Reference #334: Thinking in Systems

The existence of delays in a balancing loop makes a system likely to oscillate. Consider how a car dealership responds to a 10% increase in sales from increased customer demand. The dealer waits to see whether the trends lasts (introducing a delay), then orders more cars to cover this new rate of sale. She also needs to account for the time the orders take to come in and so increases her order further.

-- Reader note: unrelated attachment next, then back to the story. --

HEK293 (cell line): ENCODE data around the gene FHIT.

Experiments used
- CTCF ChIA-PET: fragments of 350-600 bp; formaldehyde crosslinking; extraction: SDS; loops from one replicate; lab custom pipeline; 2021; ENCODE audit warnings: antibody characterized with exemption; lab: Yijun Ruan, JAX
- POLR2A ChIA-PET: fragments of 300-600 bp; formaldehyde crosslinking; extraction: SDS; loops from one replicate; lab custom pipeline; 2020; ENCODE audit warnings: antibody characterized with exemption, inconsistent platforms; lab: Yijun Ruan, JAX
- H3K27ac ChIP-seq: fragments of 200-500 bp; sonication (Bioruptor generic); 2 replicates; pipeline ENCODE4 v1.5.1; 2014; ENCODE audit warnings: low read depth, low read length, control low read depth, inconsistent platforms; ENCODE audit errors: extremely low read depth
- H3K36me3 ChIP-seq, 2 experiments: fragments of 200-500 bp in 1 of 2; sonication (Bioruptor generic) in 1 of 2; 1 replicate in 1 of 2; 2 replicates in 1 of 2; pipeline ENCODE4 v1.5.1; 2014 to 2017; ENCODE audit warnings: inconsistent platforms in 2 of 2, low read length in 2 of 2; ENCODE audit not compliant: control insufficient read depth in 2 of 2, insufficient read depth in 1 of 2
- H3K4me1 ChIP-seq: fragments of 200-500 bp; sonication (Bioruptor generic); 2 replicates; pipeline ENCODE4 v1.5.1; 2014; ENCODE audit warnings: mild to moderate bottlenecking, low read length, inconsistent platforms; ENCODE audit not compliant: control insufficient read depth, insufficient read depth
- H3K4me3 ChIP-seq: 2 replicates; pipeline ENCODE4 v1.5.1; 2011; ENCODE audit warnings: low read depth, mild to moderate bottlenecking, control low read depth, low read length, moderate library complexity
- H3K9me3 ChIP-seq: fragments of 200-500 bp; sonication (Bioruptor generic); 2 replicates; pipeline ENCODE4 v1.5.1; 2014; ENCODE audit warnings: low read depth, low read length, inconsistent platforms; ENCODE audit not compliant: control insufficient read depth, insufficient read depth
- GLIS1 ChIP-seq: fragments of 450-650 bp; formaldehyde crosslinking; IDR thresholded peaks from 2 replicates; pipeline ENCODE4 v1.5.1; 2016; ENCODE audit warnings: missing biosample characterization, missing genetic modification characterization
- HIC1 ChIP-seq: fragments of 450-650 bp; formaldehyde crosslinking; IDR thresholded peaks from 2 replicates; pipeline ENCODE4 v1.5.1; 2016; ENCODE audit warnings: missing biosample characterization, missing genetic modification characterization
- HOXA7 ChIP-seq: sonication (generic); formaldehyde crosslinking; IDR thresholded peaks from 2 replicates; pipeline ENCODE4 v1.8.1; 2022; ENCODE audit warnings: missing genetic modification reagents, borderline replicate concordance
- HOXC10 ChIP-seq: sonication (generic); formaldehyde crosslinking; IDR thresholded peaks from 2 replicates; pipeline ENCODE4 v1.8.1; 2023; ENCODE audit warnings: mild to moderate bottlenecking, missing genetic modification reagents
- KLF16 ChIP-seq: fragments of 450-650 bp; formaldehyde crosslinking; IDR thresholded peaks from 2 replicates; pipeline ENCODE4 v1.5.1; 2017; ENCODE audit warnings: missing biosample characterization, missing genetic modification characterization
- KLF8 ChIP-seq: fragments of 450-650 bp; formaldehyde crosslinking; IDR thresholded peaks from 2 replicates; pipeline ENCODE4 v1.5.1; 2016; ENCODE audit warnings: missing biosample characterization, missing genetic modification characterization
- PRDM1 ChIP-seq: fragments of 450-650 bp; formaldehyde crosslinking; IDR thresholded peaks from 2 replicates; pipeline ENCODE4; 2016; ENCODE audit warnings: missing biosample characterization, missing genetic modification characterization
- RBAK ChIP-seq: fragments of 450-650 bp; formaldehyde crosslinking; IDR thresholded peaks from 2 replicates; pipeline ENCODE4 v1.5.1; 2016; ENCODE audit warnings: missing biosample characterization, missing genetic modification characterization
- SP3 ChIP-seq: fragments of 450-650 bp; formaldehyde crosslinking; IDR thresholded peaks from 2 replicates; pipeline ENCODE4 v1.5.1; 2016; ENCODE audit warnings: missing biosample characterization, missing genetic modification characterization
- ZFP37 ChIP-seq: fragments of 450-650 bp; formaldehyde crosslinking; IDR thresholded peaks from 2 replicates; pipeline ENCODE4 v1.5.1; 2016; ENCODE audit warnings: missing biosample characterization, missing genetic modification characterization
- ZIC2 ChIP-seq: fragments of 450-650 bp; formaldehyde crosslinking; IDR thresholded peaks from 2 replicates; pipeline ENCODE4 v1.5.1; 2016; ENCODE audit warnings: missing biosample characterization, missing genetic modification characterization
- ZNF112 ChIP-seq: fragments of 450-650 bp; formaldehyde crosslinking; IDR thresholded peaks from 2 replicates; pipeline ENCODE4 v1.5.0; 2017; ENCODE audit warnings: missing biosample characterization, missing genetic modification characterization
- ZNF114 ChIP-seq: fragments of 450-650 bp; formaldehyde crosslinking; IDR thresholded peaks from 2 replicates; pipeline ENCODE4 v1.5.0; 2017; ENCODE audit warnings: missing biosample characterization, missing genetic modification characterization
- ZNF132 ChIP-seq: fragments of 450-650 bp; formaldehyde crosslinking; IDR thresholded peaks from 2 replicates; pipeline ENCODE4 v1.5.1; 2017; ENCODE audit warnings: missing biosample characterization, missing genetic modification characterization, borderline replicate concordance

When the orders arrive the inventory recovers — yet it over-recovers, since more cars than needed were ordered in the period of uncertainty. This causes the dealer to order less next time. Invariably, she orders too little due to uncertainty about the future. Hence inventories get too low again; and so the inventory oscillates around the desired level of the stock.

Meadows. Thinking in Systems, 2008. (52-54)

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